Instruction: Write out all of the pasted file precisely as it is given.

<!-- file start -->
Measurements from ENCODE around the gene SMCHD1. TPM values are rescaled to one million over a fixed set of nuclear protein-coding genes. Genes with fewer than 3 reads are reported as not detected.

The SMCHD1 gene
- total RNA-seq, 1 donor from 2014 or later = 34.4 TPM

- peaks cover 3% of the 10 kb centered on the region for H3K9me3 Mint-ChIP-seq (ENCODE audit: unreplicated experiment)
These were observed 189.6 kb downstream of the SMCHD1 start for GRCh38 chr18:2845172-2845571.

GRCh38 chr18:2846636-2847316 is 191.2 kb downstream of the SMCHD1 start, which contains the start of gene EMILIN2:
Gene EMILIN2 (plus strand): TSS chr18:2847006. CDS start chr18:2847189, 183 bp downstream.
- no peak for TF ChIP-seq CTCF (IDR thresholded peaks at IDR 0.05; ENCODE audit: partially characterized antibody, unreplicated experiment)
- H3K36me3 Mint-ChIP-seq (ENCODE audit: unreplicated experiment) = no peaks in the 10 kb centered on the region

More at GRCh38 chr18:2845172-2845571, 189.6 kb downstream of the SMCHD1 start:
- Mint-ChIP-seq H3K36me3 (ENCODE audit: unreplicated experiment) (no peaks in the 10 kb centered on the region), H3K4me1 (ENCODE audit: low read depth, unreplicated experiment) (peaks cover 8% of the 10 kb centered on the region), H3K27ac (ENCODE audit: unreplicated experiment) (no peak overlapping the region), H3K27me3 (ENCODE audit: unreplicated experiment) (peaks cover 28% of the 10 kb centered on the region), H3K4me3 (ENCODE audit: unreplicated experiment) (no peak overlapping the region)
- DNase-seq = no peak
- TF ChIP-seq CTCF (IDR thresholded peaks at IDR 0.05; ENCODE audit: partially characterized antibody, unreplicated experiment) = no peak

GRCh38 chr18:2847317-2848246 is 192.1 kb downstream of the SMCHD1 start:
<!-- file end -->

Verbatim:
Measurements from ENCODE around the gene SMCHD1. TPM values are rescaled to one million over a fixed set of nuclear protein-coding genes. Genes with fewer than 3 reads are reported as not detected.

The SMCHD1 gene
- total RNA-seq, 1 donor from 2014 or later = 34.4 TPM

- peaks cover 3% of the 10 kb centered on the region for H3K9me3 Mint-ChIP-seq (ENCODE audit: unreplicated experiment)
These were observed 189.6 kb downstream of the SMCHD1 start for GRCh38 chr18:2845172-2845571.

GRCh38 chr18:2846636-2847316 is 191.2 kb downstream of the SMCHD1 start, which contains the start of gene EMILIN2:
Gene EMILIN2 (plus strand): TSS chr18:2847006. CDS start chr18:2847189, 183 bp downstream.
- no peak for TF ChIP-seq CTCF (IDR thresholded peaks at IDR 0.05; ENCODE audit: partially characterized antibody, unreplicated experiment)
- H3K36me3 Mint-ChIP-seq (ENCODE audit: unreplicated experiment) = no peaks in the 10 kb centered on the region

More at GRCh38 chr18:2845172-2845571, 189.6 kb downstream of the SMCHD1 start:
- Mint-ChIP-seq H3K36me3 (ENCODE audit: unreplicated experiment) (no peaks in the 10 kb centered on the region), H3K4me1 (ENCODE audit: low read depth, unreplicated experiment) (peaks cover 8% of the 10 kb centered on the region), H3K27ac (ENCODE audit: unreplicated experiment) (no peak overlapping the region), H3K27me3 (ENCODE audit: unreplicated experiment) (peaks cover 28% of the 10 kb centered on the region), H3K4me3 (ENCODE audit: unreplicated experiment) (no peak overlapping the region)
- DNase-seq = no peak
- TF ChIP-seq CTCF (IDR thresholded peaks at IDR 0.05; ENCODE audit: partially characterized antibody, unreplicated experiment) = no peak

GRCh38 chr18:2847317-2848246 is 192.1 kb downstream of the SMCHD1 start: